Arts: Small, but perfectly formed

The compact, state-of-the-art Linbury Theatre is proof positive that life is beginning to stir at the Royal Opera House.
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The Independent Culture
It may be below ground, it may be modest in size, but it's not shoddy bargain basement, even if much of what it will offer is free. In fact, the Royal Opera House's new state-of-the-art Linbury Studio Theatre - up to 450 seats, with a flexible configuration - is the redevelopment's most crucially powerful component, programmed to shake up, enrich, democratise and modernise a stuffy and snobbish institution. Previous ROH regimes paid lip service to the idea of broadening access; now at last something within the building is really stirring.

Well, that is how it seems. And who would be cynical in front of the proselytising enthusiasm of Michael Kaiser, the refreshing new chief executive? He has got the Studio Theatre up and running ready for the reopening, and enlarged its agenda. He heads the committee that schedules its activities, and these look excitingly ambitious.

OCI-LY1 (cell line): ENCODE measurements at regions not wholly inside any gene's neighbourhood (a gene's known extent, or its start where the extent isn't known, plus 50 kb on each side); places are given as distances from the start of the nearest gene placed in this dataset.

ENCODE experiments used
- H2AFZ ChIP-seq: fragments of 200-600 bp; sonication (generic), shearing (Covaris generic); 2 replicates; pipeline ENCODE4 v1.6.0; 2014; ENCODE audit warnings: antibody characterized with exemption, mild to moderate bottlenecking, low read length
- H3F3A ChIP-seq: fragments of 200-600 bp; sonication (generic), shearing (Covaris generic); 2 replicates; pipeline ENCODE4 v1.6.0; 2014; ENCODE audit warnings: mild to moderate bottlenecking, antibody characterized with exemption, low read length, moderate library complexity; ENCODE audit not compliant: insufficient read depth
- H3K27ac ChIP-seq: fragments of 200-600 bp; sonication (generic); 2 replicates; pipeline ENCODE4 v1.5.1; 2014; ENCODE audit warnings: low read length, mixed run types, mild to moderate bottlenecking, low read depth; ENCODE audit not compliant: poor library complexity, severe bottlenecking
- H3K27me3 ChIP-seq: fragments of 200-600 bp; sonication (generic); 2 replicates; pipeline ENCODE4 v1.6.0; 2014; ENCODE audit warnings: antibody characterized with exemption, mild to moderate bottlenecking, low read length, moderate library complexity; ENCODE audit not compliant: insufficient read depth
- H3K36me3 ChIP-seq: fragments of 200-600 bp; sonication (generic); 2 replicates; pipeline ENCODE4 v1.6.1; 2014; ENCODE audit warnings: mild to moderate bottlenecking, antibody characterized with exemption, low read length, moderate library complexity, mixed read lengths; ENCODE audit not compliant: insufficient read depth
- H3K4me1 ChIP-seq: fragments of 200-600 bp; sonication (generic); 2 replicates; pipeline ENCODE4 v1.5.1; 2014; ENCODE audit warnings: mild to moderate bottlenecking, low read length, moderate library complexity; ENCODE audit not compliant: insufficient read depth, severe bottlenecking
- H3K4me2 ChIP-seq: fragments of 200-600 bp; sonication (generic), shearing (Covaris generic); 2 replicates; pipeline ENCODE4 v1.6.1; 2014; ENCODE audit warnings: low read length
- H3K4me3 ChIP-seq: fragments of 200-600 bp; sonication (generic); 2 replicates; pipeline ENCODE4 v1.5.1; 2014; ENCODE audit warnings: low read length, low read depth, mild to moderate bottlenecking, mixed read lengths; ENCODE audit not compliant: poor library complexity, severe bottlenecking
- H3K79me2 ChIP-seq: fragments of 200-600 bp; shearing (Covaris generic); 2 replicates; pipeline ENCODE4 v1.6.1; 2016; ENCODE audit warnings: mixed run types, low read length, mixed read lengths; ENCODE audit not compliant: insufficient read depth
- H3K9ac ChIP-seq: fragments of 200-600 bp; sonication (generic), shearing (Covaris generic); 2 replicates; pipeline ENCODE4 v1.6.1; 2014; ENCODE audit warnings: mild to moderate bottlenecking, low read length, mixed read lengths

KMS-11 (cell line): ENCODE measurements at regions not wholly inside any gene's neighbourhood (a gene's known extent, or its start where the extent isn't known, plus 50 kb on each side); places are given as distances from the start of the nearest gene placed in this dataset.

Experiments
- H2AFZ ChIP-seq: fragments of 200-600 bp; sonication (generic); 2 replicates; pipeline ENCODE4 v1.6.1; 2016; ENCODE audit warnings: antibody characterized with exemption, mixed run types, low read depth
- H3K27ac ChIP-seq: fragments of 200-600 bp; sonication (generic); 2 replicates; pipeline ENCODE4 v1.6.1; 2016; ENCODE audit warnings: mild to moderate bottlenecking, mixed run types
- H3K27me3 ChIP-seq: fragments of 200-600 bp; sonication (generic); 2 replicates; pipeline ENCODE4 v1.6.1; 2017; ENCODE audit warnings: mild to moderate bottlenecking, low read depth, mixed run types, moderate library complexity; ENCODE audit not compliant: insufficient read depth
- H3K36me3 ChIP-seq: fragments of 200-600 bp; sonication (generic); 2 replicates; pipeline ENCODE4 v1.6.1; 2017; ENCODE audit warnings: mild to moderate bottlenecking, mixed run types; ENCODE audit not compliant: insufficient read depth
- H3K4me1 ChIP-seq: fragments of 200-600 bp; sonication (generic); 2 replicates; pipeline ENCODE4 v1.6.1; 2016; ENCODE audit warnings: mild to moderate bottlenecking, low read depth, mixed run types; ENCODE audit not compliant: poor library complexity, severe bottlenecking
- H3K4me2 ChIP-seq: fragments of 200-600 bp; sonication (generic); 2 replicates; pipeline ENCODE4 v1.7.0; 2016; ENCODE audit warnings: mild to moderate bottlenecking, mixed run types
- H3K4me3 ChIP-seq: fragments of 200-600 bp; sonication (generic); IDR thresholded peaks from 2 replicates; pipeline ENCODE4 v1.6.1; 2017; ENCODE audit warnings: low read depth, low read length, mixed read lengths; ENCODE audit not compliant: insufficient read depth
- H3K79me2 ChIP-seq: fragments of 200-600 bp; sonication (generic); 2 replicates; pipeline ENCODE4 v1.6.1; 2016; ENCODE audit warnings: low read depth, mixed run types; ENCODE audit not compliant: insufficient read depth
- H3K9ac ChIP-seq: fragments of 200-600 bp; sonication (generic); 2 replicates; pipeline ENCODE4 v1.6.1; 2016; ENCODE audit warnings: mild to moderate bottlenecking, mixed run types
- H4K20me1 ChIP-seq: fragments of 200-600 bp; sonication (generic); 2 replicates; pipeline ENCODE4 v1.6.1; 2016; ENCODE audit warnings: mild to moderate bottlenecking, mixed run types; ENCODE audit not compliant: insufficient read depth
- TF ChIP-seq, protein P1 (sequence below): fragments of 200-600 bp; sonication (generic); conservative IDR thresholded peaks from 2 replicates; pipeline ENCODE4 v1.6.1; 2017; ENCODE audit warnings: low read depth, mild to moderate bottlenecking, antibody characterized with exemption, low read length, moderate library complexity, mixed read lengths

Yes, there are all the expected educational events for children and adults, according to the Jesuit doctrine of winning minds through practical involvement, lectures and study days. But the theatre is as much for outside dance, music and opera artists to strut their stuff.

"I felt this was a good opportunity for us to build bridges with other organisations," says Kaiser. "For example, we are inviting the English Bach Festival Opera, The Place Theatre (also being redeveloped), the Covent Garden Festival. They don't pay rent and they get the box office. The idea is to diversify what we show, so people can see each other's work, and learn."

The Studio Theatre will also be the setting for in-house experimentation, including a festival of new work by emerging Royal Ballet choreographers in June.